25. metafunj says:

    I still think the best way to enjoy his music in a live situation is to get out an instrument and play the songs yourself. Nothing feels better. Now if I could just remember the chords to “Hungry Freaks, Daddy”

  26. profusion says:

    The Flo/Eddie stuff is probably not the best choice to evaluate ZPZ. Dweezil was pretty clear that he started ZPZ primarily to perform the more musically robust live material from the mid ’70s. The one thing most missing from ZPZ is the ‘eyebrows’, and the vaudeville band was pretty much all about the eyebrows.

    “Billy the Mountain,” for example, was a missed opportunity for ZPZ, simply because they chose to use the exact same spoken word associations that Flo & Eddie used on the particular night recorded for “Just Another Band From L.A.” Those were at least partially spontaneous, I believe, and it would have been a great opportunity for ZPZ to insert contemporary references, and thereby properly honor the spirit of that music.

    That said, I really enjoyed the first couple of ZPZ tours, which I thought did a lot of justice to Frank’s music, even if it’s obviously not the same. Apart from the eyebrows, the other missing element was Frank’s role as “ringmaster.” Dweezil doesn’t have the same command of an audience that his father did, and it shows whenever he speaks onstage.

    I was originally hoping that Dweezil would use ZPZ as a springboard to recording/performing his own music alongside his father’s. The project seems to have withered, simply because you can only pretend it’s 1976 for so long.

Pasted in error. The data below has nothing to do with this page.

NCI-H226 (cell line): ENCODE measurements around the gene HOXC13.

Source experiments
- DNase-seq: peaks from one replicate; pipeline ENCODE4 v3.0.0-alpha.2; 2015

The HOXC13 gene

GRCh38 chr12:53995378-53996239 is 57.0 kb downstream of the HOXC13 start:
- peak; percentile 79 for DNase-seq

27. urbangraffito says:

    A quote from String Beans to Utah:

    I just never get the hatred here. Comparing 1970 to 2006 is ludicrous.

    A quote from exile:

    The 2006 version lacks “eyebrows” – which is a pretty fundamental in FZ’s music.

    A quote from metafunj:

    I don’t see a point in the continual comparison with ZPZ to Frank’s music. Many of us are unimpressed with ZPZ so is it really necessary to keep complaining about it.

    A quote from String Beans to Utah:

    When I saw ZPZ with NMB, Steve Vai, and Terry Bozzio, the show DID NOT fulfill any hunger I had accrued over the years to see FZ, nor did it quench my desire to see FZ. But, to dismiss out of hand that lineup of ZPZ as being incapable of producing a wonderful evening of Frank’s music is beyond me. I have seen nearly 400 shows in my life, being a 30+year Rock radio veteran. Frank was the one person I would have traded nearly all those shows to get to see.